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I'm writing an application that monitors a directory for new input files by polling the directory every few seconds. New files may often be several megabytes, and so take some time to fully arrive in the input directory (eg: on copy from a remote share).

Is there a simple way to detect whether a file is currently in the process of being copied? Ideally any method would be platform and filesystem agnostic, but failing that specific strategies might be required for different platforms.

I've already considered taking two directory listings separaetd by a few seconds and comparing file sizes, but this introduces a time/reliability trade-off that my superiors aren't happy with unless there is no alternative.

For background, the application is being written as a set of Matlab M-files, so no JRE/CLR tricks I'm afraid...


Edit: files are arriving in the input directly by straight move/copy operation, either from a network drive or from another location on a local filesystem. This copy operation will probably be initiated by a human user rather than another application.

As a result, it's pretty difficult to place any responsibility on the file provider to add control files or use an intermediate staging area...


Conclusion: it seems like there's no easy way to do this, so I've settled for a belt-and-braces approach - a file is ready for processing if:

  • its size doesn't change in a certain period of time, and
  • it's possible to open the file in read-only mode (some copying processes place a lock on the file).

Thanks to everyone for their responses!

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This is a middleware problem as old as the hills, and the short answer is: no.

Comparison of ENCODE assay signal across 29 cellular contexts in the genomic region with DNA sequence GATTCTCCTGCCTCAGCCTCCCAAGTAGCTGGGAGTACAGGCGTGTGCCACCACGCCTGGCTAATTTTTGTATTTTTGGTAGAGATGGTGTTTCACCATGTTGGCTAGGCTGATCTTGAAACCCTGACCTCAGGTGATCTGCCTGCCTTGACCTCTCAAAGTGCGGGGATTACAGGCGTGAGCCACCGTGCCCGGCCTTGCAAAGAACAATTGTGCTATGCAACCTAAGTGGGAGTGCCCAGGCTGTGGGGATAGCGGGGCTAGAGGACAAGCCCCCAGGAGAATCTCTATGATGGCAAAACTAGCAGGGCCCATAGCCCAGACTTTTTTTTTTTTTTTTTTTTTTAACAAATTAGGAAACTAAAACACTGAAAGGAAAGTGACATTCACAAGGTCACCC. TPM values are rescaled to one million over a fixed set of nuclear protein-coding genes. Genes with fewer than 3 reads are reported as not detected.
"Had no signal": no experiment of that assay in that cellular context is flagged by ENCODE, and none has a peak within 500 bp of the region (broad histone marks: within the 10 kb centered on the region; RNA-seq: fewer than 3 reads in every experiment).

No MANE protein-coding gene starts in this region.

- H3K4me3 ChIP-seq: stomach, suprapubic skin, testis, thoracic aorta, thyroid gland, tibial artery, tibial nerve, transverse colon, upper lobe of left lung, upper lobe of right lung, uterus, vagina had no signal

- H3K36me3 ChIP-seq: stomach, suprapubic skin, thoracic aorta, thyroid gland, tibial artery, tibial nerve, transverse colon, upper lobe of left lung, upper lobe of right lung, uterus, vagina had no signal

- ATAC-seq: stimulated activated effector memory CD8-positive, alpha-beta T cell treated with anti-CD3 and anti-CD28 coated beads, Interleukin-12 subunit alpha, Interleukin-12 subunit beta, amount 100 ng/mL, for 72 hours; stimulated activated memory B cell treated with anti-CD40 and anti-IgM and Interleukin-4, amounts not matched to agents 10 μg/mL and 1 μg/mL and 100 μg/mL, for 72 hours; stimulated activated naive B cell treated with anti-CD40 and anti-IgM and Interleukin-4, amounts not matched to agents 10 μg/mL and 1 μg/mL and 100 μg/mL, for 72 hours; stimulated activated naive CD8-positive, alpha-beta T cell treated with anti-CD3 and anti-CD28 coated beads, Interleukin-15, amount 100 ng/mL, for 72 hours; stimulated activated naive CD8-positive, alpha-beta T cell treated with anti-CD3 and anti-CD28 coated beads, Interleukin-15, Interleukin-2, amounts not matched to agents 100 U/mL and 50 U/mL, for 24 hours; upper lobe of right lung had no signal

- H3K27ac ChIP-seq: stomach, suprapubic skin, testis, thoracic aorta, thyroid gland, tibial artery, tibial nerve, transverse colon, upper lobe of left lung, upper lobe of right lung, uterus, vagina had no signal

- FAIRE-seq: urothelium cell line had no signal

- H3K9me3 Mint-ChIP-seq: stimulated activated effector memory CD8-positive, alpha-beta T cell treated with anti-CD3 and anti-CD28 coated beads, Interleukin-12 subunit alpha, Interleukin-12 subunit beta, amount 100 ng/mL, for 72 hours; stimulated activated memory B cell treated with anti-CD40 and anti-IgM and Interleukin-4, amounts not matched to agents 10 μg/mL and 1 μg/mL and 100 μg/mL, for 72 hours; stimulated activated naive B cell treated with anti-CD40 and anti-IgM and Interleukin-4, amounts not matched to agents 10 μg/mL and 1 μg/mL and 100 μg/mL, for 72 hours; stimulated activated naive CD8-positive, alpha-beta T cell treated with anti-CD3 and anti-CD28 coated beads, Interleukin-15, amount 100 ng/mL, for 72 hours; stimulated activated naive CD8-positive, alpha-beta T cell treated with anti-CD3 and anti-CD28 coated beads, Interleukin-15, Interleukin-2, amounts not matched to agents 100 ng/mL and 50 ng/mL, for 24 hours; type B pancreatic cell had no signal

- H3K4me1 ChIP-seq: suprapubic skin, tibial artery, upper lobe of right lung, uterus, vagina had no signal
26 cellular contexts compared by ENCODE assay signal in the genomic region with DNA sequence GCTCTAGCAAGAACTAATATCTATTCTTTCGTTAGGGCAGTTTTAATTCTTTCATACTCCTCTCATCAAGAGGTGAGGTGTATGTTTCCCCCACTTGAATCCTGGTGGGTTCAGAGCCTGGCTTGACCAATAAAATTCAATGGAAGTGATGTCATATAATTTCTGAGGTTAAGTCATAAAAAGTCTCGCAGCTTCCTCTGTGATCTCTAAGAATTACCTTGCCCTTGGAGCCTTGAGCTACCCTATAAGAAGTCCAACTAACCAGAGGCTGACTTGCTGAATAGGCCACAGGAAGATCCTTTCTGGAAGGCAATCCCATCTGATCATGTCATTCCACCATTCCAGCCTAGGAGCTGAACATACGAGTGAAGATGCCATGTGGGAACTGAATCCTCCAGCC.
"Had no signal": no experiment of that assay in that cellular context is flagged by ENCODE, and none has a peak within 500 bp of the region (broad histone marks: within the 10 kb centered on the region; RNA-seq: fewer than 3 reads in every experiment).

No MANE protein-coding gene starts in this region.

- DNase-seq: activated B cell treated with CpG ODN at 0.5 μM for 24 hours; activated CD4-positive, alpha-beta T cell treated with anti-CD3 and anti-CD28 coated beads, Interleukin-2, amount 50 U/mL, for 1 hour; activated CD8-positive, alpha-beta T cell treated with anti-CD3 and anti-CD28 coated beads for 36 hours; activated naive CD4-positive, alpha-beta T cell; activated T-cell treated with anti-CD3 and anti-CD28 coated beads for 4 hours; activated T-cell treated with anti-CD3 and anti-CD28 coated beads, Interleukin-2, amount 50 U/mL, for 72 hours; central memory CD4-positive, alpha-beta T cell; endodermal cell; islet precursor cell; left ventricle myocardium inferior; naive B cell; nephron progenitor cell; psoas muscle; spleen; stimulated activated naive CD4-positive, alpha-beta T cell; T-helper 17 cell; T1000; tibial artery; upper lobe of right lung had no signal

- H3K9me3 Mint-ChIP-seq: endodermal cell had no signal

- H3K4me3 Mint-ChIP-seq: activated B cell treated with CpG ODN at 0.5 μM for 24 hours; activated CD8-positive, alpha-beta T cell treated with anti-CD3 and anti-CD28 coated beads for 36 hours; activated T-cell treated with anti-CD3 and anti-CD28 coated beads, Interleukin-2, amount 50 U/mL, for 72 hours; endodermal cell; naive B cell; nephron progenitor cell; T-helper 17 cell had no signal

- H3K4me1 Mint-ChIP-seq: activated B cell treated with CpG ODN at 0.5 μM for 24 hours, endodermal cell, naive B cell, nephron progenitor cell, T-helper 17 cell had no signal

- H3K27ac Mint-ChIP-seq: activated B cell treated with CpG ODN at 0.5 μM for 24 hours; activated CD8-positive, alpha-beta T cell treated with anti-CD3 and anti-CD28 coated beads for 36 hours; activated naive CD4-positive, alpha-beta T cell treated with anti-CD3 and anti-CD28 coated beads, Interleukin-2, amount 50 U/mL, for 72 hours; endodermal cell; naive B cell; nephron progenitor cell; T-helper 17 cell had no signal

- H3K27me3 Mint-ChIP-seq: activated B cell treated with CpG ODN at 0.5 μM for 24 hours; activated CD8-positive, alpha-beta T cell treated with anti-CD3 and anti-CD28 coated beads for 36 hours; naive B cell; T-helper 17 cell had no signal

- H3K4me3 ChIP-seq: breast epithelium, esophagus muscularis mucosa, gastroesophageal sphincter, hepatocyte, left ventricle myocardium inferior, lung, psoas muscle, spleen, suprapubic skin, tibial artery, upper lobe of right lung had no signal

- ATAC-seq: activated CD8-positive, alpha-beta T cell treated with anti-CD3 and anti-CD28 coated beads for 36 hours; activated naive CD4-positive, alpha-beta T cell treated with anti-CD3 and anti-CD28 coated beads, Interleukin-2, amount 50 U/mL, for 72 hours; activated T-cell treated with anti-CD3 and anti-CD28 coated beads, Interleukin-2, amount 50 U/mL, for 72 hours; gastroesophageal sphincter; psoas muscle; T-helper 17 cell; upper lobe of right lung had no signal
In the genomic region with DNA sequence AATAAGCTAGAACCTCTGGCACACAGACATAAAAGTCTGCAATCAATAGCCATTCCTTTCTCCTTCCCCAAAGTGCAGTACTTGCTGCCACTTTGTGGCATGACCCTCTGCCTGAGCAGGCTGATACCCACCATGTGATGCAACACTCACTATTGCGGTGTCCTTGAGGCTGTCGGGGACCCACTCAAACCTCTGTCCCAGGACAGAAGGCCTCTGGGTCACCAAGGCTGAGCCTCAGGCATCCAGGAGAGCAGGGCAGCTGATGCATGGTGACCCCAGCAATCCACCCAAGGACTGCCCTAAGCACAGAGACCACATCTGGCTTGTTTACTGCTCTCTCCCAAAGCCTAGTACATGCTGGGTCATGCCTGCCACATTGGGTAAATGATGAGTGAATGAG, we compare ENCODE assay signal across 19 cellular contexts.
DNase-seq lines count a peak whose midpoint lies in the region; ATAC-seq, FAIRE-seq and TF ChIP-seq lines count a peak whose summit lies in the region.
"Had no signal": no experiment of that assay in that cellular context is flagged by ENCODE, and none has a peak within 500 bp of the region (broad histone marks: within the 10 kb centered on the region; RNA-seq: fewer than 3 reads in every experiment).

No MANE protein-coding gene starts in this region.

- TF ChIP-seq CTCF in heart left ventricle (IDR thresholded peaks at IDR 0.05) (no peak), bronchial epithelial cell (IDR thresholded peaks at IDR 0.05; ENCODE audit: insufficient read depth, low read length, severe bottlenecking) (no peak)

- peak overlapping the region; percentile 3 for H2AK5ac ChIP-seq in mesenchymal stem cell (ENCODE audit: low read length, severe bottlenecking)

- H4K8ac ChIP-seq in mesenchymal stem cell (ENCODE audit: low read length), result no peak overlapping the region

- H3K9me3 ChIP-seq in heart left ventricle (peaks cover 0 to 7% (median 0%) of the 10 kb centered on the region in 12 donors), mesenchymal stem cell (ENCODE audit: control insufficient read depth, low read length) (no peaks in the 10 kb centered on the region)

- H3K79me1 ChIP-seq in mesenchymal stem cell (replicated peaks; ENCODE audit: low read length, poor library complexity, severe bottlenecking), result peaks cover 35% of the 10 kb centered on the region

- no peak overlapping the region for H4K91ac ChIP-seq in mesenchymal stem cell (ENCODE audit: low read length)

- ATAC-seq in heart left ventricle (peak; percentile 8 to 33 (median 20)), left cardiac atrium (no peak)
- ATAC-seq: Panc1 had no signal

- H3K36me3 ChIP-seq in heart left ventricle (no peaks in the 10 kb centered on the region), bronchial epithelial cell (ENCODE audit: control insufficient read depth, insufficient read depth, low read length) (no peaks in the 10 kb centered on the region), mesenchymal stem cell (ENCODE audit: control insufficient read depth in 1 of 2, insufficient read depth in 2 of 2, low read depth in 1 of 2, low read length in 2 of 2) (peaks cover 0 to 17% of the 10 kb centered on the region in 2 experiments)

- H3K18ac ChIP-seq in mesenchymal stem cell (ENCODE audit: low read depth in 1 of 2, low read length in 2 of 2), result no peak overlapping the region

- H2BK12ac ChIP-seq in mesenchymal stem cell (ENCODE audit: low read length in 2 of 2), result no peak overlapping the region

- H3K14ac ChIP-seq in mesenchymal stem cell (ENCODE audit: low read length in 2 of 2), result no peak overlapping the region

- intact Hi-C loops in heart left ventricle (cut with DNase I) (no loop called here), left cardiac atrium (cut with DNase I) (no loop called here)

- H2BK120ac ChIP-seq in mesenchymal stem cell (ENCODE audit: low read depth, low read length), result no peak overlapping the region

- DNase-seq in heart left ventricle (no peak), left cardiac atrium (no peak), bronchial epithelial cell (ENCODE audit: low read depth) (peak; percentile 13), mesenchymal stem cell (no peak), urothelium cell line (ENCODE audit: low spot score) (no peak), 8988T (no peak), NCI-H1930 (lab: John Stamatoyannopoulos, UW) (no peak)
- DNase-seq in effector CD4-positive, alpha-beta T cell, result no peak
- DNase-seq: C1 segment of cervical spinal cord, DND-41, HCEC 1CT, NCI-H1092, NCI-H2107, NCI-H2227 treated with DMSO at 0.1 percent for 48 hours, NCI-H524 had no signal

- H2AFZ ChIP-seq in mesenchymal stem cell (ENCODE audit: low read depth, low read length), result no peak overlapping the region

The two 'solutions' put the onus on the file-uploader: (1) upload the file in a staging directory and then move it into the destination directory (2) upload the file, and then create/upload a 'ready' file that indicates the state of the content file.

The 1st one is the better, but both are inelegant. The truth is that better communication media exist than the filesystem. Consider using some IPC that involves only a push or a pull (and not both, as does the filesystem) such as an HTTP POST, a JMS or MSMQ queue, etc. Furthermore, this can also be synchronous, allowing the process receiving the file to acknowledge the content, even check it for worthiness, and hand the client a receipt - this is the righteous road to non-repudiation. Follow this, and you will never suffer arguments over whether a file was or was not delivered to your server for processing.

M.

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    Nearly a year after my initial post, I am increasingly close to penning a paper titled "FTP considered harmful". I see the "communication by big files over FTP" anti-pattern in so many so called 'Enterprise' shops it positively alarms me. I am certain it harks back to the era when communication between applications was effected by carrying a tape between machines - and that no-one has yet challenged the cries of "We've always done it this way". – Martin Cowie Sep 29 '10 at 12:56